Three Tech Terms You Should Know

I’m Paula Jones and as director of technology at the Center I manage our technology needs.  As a side benefit, I also get to help Member nonprofits with technology issues that they face. 

Recently I attended the NCTech4Good Conference, which provides an opportunity for people from across North Carolina to come together and share knowledge about technologies that advance the mission of nonprofits. I left NCT4G with three terms that provide a pulse for where technology is now and where it’s headed.

  1. Data visualization. Brace yourself for the newest tech buzz word -- you’ll be seeing more of it! In its simplest form, “datavis” allows us to take statistics and other data we collect and put them in an easy to view (and visually pleasing) format for public consumption.  I know you collect a lot of data, but what are you doing with it?  Occasionally we’ll pull nuggets out for a proposal, grant report, or annual report.  But, in most cases, it’s stored in a database or software program and doesn’t get used as fully as it could be. Collecting data is important, but putting it out there for in-depth consideration is key, too. That information will be much more powerful if we can share it more broadly within  our organization and with our stakeholders.
  2. Responsive design. So maybe you’re not a web designer, but it’s still relevant to you.  It’s all about how people access and view your website.  If folks are visiting from a mobile device, you want them to be able to view and access your information as easily as they could from a workstation.  Responsive design does that by collecting information about the user’s device and displaying it in a format (or resolution) that’s appropriate.  Nonprofits should know how people are accessing their websites so that they can provide users with the best experience.  Review your website analytics to find stats of how many people come to your site from a mobile device.  It may surprise you!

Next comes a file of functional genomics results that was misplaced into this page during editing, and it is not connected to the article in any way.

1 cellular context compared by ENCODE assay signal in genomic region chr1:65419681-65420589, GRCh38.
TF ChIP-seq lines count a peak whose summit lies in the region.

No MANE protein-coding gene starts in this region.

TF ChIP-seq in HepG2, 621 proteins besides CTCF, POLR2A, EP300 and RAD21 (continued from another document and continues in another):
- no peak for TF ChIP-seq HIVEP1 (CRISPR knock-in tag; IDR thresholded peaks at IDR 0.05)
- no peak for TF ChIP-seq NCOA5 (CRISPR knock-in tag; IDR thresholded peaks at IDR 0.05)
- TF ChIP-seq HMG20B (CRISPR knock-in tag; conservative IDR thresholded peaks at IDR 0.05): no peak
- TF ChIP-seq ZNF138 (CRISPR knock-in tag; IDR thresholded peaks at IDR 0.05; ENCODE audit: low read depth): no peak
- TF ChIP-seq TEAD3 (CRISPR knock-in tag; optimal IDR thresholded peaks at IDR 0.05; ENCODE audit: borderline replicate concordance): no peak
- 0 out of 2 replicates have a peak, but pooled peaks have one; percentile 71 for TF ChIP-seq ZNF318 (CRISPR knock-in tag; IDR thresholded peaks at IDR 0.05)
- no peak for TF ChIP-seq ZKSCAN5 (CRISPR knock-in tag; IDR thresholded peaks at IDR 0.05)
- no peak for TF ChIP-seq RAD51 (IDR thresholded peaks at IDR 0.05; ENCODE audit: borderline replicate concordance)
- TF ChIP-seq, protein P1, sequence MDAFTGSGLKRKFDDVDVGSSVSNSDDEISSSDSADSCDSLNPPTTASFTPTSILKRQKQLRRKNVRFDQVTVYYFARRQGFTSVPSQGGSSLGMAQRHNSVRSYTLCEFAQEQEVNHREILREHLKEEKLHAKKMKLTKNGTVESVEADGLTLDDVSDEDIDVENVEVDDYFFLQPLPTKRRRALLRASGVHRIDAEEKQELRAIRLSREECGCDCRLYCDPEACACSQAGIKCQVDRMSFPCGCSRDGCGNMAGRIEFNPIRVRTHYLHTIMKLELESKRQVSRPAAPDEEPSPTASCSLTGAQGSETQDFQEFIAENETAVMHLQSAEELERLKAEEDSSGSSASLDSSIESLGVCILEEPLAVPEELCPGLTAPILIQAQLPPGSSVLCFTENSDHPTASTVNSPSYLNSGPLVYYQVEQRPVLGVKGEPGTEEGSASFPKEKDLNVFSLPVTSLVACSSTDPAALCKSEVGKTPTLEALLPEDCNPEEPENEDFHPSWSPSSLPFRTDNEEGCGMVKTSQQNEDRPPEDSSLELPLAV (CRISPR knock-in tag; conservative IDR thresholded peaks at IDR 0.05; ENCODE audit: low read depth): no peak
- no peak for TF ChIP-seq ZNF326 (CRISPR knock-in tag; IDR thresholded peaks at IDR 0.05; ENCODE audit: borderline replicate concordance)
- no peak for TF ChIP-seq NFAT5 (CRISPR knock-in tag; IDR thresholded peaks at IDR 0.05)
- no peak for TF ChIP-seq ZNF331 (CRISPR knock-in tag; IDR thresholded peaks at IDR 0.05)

3. Email marketing. I know what you’re thinking. Email marketing isn’t new, and you’re right! But, it’s still important enough to include here.  When done correctly (and in coordination with your other marketing) email can be quite effective.  Nonprofits should be using targeted e-mail messages and comparing results to see what works best for your audiences.  A quick review of your email analytics will help provide answers to what time is best to send messages, what day your audience is more likely to read them, and what content and style they are most interested in.  It takes the guesswork out of sending messages and is overall much more successful.

All of you out there, what other tech terms would you add to this list?


I'm not adding a tech term here, but a note regarding Responsive Design...

Test out your website on various mobile devices - see how it looks already. What's showing up in that much smaller space - and what do you WANT to show up in that small space? The donate button? Sponsor/member info? The About Us? Use that insight to help create a plan of action for a mobilized design before the "ohmygoshwehavetogomobile!" moment.

Also remember that a lot of the tech terms out there are usually describing relatively simple things, so don't be put off by any 'geekery'...

Michelle, thanks for your comment. I completely agree. It is very important to identify key elements that you want people to see or act on. With such a small space it is even more important to have a plan for what to display and how to do it.

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